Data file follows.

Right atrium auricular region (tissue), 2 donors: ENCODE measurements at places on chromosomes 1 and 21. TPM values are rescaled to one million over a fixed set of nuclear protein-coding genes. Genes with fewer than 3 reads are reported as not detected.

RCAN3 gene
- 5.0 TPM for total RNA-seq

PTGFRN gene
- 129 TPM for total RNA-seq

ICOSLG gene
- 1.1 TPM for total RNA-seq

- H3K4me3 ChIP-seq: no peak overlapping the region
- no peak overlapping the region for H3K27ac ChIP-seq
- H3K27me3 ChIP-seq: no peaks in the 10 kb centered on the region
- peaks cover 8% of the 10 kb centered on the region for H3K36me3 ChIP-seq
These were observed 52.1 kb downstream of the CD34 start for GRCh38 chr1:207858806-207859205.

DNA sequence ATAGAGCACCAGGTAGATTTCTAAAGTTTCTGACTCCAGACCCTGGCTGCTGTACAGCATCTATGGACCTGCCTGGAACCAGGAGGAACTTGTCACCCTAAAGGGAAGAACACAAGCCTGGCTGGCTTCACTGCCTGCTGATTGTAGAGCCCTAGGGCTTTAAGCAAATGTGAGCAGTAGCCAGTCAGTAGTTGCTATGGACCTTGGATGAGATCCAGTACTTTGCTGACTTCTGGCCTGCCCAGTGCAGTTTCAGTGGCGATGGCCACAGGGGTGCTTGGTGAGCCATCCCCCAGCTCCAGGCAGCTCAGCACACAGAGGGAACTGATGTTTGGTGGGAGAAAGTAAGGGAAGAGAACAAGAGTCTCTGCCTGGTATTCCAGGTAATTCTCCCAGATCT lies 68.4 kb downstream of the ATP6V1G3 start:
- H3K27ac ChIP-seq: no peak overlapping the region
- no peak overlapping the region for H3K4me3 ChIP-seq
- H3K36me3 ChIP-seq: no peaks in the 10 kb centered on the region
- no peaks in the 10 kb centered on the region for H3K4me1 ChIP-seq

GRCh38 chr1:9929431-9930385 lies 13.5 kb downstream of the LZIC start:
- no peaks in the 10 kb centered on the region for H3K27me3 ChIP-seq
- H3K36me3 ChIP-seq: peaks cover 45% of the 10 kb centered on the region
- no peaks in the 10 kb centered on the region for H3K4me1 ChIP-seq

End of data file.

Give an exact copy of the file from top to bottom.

Right atrium auricular region (tissue), 2 donors: ENCODE measurements at places on chromosomes 1 and 21. TPM values are rescaled to one million over a fixed set of nuclear protein-coding genes. Genes with fewer than 3 reads are reported as not detected.

RCAN3 gene
- 5.0 TPM for total RNA-seq

PTGFRN gene
- 129 TPM for total RNA-seq

ICOSLG gene
- 1.1 TPM for total RNA-seq

- H3K4me3 ChIP-seq: no peak overlapping the region
- no peak overlapping the region for H3K27ac ChIP-seq
- H3K27me3 ChIP-seq: no peaks in the 10 kb centered on the region
- peaks cover 8% of the 10 kb centered on the region for H3K36me3 ChIP-seq
These were observed 52.1 kb downstream of the CD34 start for GRCh38 chr1:207858806-207859205.

DNA sequence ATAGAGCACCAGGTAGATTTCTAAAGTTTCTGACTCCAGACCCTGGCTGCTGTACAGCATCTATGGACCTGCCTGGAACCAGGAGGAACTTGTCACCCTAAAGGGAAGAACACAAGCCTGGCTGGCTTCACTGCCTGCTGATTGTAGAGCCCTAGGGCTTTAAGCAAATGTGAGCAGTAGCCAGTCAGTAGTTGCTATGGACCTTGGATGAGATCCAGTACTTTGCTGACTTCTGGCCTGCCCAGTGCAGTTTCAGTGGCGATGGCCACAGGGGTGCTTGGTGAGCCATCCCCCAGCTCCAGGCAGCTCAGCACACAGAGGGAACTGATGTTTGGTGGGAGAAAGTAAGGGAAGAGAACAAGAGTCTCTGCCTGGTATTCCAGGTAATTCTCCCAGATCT lies 68.4 kb downstream of the ATP6V1G3 start:
- H3K27ac ChIP-seq: no peak overlapping the region
- no peak overlapping the region for H3K4me3 ChIP-seq
- H3K36me3 ChIP-seq: no peaks in the 10 kb centered on the region
- no peaks in the 10 kb centered on the region for H3K4me1 ChIP-seq

GRCh38 chr1:9929431-9930385 lies 13.5 kb downstream of the LZIC start:
- no peaks in the 10 kb centered on the region for H3K27me3 ChIP-seq
- H3K36me3 ChIP-seq: peaks cover 45% of the 10 kb centered on the region
- no peaks in the 10 kb centered on the region for H3K4me1 ChIP-seq